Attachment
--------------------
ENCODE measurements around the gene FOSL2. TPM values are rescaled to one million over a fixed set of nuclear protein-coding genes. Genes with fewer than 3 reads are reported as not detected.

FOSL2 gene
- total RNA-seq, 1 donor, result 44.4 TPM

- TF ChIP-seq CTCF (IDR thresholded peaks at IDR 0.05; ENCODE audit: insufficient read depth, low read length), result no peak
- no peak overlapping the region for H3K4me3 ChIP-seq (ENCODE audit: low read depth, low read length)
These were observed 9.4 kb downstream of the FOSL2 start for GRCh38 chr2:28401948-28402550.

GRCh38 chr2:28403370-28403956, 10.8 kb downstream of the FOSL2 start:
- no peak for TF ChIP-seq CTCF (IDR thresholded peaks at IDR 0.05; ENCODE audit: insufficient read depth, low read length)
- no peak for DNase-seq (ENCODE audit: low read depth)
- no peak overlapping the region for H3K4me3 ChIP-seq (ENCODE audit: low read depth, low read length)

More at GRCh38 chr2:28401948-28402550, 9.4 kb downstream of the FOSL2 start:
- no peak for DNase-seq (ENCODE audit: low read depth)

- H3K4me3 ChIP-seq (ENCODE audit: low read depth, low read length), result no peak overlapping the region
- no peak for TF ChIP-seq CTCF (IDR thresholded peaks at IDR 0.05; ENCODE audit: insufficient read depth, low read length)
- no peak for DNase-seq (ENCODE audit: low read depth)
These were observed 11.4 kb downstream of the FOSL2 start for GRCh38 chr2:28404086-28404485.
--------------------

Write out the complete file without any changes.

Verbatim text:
ENCODE measurements around the gene FOSL2. TPM values are rescaled to one million over a fixed set of nuclear protein-coding genes. Genes with fewer than 3 reads are reported as not detected.

FOSL2 gene
- total RNA-seq, 1 donor, result 44.4 TPM

- TF ChIP-seq CTCF (IDR thresholded peaks at IDR 0.05; ENCODE audit: insufficient read depth, low read length), result no peak
- no peak overlapping the region for H3K4me3 ChIP-seq (ENCODE audit: low read depth, low read length)
These were observed 9.4 kb downstream of the FOSL2 start for GRCh38 chr2:28401948-28402550.

GRCh38 chr2:28403370-28403956, 10.8 kb downstream of the FOSL2 start:
- no peak for TF ChIP-seq CTCF (IDR thresholded peaks at IDR 0.05; ENCODE audit: insufficient read depth, low read length)
- no peak for DNase-seq (ENCODE audit: low read depth)
- no peak overlapping the region for H3K4me3 ChIP-seq (ENCODE audit: low read depth, low read length)

More at GRCh38 chr2:28401948-28402550, 9.4 kb downstream of the FOSL2 start:
- no peak for DNase-seq (ENCODE audit: low read depth)

- H3K4me3 ChIP-seq (ENCODE audit: low read depth, low read length), result no peak overlapping the region
- no peak for TF ChIP-seq CTCF (IDR thresholded peaks at IDR 0.05; ENCODE audit: insufficient read depth, low read length)
- no peak for DNase-seq (ENCODE audit: low read depth)
These were observed 11.4 kb downstream of the FOSL2 start for GRCh38 chr2:28404086-28404485.